Hunx & His Punx | Music | Salt Lake City Weekly

Hunx & His Punx 

That’s Entertainment!: Hunx & His Punx live for the thrills of subversive spectacle.

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Phil Spector has spent the past decade in and out of courtrooms, but even with a murder conviction leveled against him, the ’60s girl-group sound associated with the legendary producer lives on.

That aesthetic and its definitive traits—unabashed pop melodies, traditional song structures, cooing vocals and simple lyrics about being infatuated with boys—have experienced a recent indie-rock revitalization. Best Coast, Dum Dum Girls and Vivian Girls owe debts to the girl-group sound, sticking within its guidelines, but with Hunx & His Punx comes a more provocative play on the style.

In contrast to the women fronting those three bands, the San Francisco-based HAHP is led by a man—Hunx, the flamboyantly gay alter-ego of Seth Bogart (ex-Gravy Train!!!!)—yet still offers those heartsick odes to boys. Even in a time where expressing homosexual desire in music isn’t nearly as much of a big deal as it would have been in the ’60s, there’s something a little shocking about HAHP gleefully subverting gender expectations. If their recently released full-length debut, Too Young To Be In Love, is classifiable as a girl-group record, it is, in Bogart’s words, “a really fucked up, gay one.”

Too Young comes after Bogart spent a few years releasing singles and tinkering with the band’s dynamic, moving from using a group made up of “guys dressed up as slutty gay guys” to women typically outfitted in gaudy makeup and clothing. Hunx & His Punx’s music itself isn’t anything mind-blowing, but it can be silly fun. Bogart sticks to singing in a plaintive groan, like he has a stomachache but still really wants to party. The whole girl-group thing is crucial to their sound, but doo-wop, crude garage rock and Buzzcocks/Ramones-style punk show their shades, too. In another interview, the frontman described this music as “young oldies,” an apt term.

HAHP’s recordings alone don’t capture their appeal. Onstage, Hunx comes alive as a showman, armed with moxie, a thin mustache and an affinity for leather and eye-popping patterns.

“I’m like a grandma—a weird, creative old lady—and Hunx is like a bratty, nuts, wasted teenager who likes to make out with people and go crazy,” says Bogart, who, by the way, makes for an unexpectedly coy interviewee. He’s serious about the whole making out thing, too; one time, he got strep throat after kissing audience members.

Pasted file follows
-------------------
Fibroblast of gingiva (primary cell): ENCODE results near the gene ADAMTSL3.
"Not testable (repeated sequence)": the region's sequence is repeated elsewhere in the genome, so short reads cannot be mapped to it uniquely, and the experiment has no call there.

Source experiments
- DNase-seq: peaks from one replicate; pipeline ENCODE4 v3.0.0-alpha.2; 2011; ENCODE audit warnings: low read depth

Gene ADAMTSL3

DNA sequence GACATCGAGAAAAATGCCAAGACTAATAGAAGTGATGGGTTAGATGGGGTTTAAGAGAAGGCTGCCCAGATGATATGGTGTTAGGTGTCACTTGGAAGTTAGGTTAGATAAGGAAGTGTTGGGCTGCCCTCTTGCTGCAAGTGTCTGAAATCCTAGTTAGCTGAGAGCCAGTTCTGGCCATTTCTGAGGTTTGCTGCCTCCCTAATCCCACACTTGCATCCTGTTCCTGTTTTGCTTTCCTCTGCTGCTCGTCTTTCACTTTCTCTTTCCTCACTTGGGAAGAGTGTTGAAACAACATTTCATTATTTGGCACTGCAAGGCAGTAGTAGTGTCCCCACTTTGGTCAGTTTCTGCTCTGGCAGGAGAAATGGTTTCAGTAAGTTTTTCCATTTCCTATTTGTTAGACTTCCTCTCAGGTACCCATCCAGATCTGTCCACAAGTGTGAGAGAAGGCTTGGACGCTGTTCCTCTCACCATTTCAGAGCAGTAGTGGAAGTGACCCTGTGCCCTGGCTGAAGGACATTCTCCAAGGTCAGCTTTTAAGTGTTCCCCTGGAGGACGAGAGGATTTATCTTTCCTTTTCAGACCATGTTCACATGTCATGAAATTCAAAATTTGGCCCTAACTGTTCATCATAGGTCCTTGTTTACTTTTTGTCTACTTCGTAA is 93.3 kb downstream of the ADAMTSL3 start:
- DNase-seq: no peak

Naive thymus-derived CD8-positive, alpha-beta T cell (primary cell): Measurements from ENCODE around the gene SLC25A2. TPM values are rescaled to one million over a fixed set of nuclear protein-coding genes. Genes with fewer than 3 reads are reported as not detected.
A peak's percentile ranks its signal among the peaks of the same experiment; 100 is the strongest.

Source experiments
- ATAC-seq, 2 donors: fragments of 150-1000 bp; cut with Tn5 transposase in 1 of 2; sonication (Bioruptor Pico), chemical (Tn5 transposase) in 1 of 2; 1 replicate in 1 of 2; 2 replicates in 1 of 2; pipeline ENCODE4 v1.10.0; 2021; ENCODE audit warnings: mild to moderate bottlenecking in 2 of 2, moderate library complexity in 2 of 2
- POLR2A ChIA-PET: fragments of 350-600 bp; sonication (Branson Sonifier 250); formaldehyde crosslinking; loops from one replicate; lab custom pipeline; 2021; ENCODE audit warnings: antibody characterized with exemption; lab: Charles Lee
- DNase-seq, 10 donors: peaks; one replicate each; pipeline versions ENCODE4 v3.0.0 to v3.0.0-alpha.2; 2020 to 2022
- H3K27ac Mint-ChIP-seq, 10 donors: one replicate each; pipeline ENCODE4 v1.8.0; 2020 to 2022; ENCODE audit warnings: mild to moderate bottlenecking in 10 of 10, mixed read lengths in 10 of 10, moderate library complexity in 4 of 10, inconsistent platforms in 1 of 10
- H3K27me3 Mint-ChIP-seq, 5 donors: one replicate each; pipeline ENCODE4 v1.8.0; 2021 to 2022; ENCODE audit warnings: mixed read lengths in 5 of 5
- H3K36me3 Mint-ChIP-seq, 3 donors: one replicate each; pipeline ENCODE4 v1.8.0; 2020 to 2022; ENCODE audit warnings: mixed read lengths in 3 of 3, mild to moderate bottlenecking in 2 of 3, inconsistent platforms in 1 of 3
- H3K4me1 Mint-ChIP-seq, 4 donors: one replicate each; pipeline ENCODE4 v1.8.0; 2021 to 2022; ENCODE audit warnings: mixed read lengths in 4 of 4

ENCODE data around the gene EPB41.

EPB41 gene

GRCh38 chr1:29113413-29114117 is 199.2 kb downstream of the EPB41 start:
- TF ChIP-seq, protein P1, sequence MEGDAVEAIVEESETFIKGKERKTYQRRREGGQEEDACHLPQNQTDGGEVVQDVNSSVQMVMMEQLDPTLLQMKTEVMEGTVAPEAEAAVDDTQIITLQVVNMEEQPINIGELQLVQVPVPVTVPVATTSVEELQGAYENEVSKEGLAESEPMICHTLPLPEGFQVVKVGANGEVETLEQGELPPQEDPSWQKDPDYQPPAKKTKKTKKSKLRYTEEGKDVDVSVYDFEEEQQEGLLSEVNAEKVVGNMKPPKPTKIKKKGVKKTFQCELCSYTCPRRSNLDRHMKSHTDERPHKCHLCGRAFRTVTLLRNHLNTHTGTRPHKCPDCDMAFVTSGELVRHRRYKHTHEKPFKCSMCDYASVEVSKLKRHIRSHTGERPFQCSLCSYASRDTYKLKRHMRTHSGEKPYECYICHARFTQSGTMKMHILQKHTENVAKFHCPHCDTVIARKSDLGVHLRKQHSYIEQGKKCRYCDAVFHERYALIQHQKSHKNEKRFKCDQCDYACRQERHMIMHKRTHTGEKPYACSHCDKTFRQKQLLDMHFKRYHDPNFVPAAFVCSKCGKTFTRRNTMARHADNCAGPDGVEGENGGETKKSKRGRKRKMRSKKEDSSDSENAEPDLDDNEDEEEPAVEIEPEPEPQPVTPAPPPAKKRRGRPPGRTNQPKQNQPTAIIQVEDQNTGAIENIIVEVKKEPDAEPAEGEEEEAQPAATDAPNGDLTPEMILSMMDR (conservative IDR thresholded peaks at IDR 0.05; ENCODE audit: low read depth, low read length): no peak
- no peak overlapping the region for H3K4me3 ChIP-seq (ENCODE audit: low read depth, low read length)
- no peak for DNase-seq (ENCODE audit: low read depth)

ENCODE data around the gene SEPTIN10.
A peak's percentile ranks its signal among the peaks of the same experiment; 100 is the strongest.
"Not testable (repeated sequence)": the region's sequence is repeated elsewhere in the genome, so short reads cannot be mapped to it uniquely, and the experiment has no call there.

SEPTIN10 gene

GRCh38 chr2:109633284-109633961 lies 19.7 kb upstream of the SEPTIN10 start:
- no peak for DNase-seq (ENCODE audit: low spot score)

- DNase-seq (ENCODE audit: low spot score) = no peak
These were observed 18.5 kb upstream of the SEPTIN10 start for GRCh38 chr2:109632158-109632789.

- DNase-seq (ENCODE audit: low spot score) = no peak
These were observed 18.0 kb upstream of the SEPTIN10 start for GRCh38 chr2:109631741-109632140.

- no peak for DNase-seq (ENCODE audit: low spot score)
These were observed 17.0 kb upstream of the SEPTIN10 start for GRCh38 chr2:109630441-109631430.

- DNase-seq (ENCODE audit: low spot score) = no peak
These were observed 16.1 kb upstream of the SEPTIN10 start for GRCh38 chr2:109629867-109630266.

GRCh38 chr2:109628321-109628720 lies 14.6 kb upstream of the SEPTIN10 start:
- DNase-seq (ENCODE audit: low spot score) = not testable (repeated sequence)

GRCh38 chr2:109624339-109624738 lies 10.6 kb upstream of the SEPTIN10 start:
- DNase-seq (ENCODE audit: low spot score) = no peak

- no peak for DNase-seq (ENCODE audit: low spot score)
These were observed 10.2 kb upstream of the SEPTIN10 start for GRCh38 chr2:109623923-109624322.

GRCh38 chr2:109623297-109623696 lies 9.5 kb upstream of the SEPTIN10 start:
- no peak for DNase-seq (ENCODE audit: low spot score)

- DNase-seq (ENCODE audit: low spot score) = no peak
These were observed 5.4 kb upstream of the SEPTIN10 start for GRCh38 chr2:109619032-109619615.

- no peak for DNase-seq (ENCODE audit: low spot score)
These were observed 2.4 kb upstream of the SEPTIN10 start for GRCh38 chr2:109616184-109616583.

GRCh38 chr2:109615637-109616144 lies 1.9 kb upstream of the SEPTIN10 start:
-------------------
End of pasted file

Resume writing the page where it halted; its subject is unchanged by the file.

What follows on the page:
Hunx & His Punx’s concerts have earned a rep for getting wild and interactive. Bogart’s favorite thing about performing is “dancing and shoving [his] crotch into hot guys’ faces in the front and horrifying them.” At two recent college shows, the frontman says that he got “really weird and stoned,” acted like he was dying and told attendees that they were in hell. Some people also pretended to piss on him and Bogart screamed about how stupid college is. “None of it’s planned,” he says. “It’s like I’m possessed or something.”

Even as a shy 5-year-old, Bogart would put on shows for his grandma, dancing and lip-syncing for her. Today, Hunx’s booze-powered antics are an extension of that.

“Some people were just born to be on a stage and get really excited and turn into a different person,” Bogart says. “It’s really hard to describe, but it feels good. I’m just really into performing. It’s just fun to be someone else, then you don’t have to give a shit about anything.”

In a telling move, Bogart regards himself as an entertainer more than a serious musician. Still, what happens when the crowd won’t give him the energy and attention he needs to flip his switch into over-the-top mode? “I think the switch can be flipped on even harder if no one’s into it and no one cares,” he says, before raising his voice teasingly. “Salt Lake City might be one of those kind of places.”

w/ Shannon & The Clams, Dances With Wolves
The Urban Lounge
241 S. 500 East
Sunday, May 8, 9 p.m.

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